The Affordable Care Act of 2010 sought to transform medical care in the United States from procedures to performance, from acute episodes of illness to integrated care across the lifespan, and from inefficient care to efficient and affordable care with measurable outcomes. At the time of this writing, nobody knows whether the Affordable Care Act will survive, but these are still good goals. Because ADHD is the most common behavioral disorder of childhood, value-based care is essential.
This article identifies common problems in treating ADHD, discusses limits of care in pharmacotherapy and behavioral intervention, and offers practical recommendations for treating ADHD in the changing world of healthcare. (Source: Cleveland Clinic Journal of Medicine. 2017 November;84(11):873-880)
The prevalence of ADHD increased 42% from 2003 to 2011,with increases in nearly all demographic groups in the United States regardless of race, sex, and socioeconomic status. More than 1 in 10 school-age children (11%) in the United States now meet the criteria for the diagnosis of ADHD; among adolescents, 1 in 5 high school boys and 1 in 11 high school girls meet the criteria.
Rates vary among states, from a low of 4.2% for children ages 4 to 17 in Nevada to a high of 14.6% in Arkansas. Worldwide estimates of ADHD prevalence range from 2.2% to 17.8%, with the most recent meta-analysis for North America and Europe indicating a 7.2% worldwide prevalence in people age 18 and younger.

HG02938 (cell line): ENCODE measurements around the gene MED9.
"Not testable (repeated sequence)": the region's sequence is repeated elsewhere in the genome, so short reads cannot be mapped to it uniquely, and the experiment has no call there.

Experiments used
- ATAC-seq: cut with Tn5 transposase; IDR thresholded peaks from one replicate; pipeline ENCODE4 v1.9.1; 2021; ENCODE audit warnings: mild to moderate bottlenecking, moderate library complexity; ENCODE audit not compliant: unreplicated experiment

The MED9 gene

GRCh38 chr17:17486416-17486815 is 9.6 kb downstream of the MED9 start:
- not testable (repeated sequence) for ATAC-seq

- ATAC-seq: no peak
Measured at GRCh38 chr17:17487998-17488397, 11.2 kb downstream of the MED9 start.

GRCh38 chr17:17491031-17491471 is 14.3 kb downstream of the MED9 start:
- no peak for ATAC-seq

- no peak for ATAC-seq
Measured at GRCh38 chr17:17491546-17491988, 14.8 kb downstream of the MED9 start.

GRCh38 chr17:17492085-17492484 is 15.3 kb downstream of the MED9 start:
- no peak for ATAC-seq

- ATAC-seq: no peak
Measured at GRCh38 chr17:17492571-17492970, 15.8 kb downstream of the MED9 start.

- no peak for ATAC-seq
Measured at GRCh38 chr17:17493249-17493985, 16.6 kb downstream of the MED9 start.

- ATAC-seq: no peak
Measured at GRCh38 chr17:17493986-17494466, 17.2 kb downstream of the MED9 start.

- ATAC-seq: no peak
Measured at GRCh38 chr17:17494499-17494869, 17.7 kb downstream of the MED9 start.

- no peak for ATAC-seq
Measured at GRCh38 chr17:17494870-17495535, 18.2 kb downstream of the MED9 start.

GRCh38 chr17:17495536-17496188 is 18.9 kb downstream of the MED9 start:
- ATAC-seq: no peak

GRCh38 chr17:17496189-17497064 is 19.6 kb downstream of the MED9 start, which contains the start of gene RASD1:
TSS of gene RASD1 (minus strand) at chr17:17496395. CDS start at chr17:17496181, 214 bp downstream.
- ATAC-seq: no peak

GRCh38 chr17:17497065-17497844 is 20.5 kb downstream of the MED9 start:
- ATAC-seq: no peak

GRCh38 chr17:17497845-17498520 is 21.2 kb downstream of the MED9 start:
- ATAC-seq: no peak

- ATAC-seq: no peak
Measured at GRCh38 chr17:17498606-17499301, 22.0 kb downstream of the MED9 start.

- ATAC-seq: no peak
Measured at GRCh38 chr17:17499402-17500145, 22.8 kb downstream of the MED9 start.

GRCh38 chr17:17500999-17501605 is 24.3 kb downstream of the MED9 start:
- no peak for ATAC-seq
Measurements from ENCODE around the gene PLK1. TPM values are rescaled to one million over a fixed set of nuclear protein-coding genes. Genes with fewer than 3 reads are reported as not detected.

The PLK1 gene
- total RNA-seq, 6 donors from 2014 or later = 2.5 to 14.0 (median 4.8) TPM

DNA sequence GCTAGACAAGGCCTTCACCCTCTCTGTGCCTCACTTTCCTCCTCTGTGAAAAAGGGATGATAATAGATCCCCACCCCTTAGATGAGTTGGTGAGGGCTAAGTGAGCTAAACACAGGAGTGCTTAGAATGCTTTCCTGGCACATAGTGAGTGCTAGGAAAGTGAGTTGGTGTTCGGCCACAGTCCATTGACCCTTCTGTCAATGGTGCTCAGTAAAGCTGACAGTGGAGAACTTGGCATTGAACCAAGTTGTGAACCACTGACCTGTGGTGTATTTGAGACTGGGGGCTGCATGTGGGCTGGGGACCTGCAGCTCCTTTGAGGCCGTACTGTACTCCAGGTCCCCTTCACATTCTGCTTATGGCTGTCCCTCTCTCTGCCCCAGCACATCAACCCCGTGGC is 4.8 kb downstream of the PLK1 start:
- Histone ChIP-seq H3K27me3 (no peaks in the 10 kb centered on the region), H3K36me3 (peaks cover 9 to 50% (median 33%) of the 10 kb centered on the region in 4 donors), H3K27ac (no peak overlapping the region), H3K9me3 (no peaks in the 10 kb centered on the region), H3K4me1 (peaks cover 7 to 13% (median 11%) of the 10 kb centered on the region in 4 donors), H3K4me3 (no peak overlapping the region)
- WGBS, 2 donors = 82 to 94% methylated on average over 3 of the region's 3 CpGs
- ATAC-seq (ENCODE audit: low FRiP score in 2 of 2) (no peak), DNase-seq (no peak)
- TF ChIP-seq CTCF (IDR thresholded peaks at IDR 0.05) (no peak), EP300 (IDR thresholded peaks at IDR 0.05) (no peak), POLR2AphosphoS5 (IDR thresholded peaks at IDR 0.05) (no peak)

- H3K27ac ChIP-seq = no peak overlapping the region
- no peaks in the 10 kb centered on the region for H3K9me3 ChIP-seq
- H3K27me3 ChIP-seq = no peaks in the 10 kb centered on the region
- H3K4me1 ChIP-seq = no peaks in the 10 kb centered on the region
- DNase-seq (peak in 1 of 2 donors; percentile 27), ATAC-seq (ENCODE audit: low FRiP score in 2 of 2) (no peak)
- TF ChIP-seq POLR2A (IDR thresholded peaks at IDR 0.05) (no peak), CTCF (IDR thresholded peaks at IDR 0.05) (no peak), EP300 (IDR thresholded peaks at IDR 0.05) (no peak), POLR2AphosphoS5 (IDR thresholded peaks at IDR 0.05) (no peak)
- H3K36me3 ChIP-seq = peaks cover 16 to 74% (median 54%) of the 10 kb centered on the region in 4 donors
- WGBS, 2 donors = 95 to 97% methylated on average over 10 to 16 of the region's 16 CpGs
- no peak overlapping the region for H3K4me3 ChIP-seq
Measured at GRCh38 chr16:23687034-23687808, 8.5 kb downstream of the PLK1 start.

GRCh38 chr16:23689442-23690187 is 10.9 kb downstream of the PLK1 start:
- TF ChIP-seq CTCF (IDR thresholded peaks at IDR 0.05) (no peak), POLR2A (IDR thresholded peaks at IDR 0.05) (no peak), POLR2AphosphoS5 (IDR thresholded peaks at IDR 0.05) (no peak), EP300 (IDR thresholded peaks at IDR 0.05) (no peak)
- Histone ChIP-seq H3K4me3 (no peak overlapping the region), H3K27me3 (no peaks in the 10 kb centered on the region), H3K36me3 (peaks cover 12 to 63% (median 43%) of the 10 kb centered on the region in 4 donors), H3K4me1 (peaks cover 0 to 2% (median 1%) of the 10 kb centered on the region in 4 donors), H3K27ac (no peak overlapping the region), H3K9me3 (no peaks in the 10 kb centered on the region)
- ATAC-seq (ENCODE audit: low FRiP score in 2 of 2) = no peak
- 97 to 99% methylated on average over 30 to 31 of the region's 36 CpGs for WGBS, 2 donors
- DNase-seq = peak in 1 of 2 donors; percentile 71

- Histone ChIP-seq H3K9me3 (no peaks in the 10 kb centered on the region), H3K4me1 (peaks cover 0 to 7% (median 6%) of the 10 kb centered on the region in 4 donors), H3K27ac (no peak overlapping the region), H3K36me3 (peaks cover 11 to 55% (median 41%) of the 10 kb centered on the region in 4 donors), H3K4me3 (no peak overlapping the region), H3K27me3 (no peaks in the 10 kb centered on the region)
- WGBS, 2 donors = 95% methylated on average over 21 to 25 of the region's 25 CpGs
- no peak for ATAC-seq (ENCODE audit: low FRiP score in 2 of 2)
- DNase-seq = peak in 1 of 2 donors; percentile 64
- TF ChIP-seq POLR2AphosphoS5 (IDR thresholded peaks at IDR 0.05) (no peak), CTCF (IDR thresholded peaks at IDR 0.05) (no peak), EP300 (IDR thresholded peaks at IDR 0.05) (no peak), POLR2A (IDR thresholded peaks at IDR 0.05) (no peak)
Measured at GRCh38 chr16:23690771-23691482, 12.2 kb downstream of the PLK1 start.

Changing definitions of ADHD may have had a small effect on the increase in prevalence, but the change is more likely a result of heightened awareness and recognition of symptoms. Even so, guidelines for diagnosing ADHD are still not rigorously applied, contributing to misdiagnosis. For example, in a study of 50 pediatric practices, only half of clinicians said they followed diagnostic guidelines to determine symptom criteria from at least 2 sources and across 2 settings, yet nearly all (93%) reported immediately prescribing medications for treatment.
The Diagnostic and Statistical Manual of Mental Disorders, Fifth Edition, requires evidence of a persistent pattern of inattention or hyperactivity/impulsivity, or both, with a severity that interferes with developmental functioning in 2 or more settings; was present before age 12; and cannot be accounted for by another behavioral health disorder such as depression, anxiety, or trauma. The diagnosis should document the presence of at least 6 of 9 symptoms of inattention (or 5 symptoms for teens age 17 or older), or at least 6 of 9 symptoms of hyperactive/impulsive behavior (5 symptoms for teens age 17 and older). Symptoms are best documented when reported by at least 2 observers.
Between 2000 and 2010, the number of visits for ADHD to psychiatrists rose from 24% to 36%, while the number of less-costly visits to pediatricians decreased from 54% to 47%.
Thus, over the past 15 years, symptoms of ADHD have become more readily recognized, prevalence rates in the population have increased significantly, and associated costs have increased dramatically, with costs extending beyond individual impairment to a loss of productivity at the workplace. And treatment, typically with drugs, has been used without sufficient application of current diagnostic criteria. What impact does this have on the practicing physician?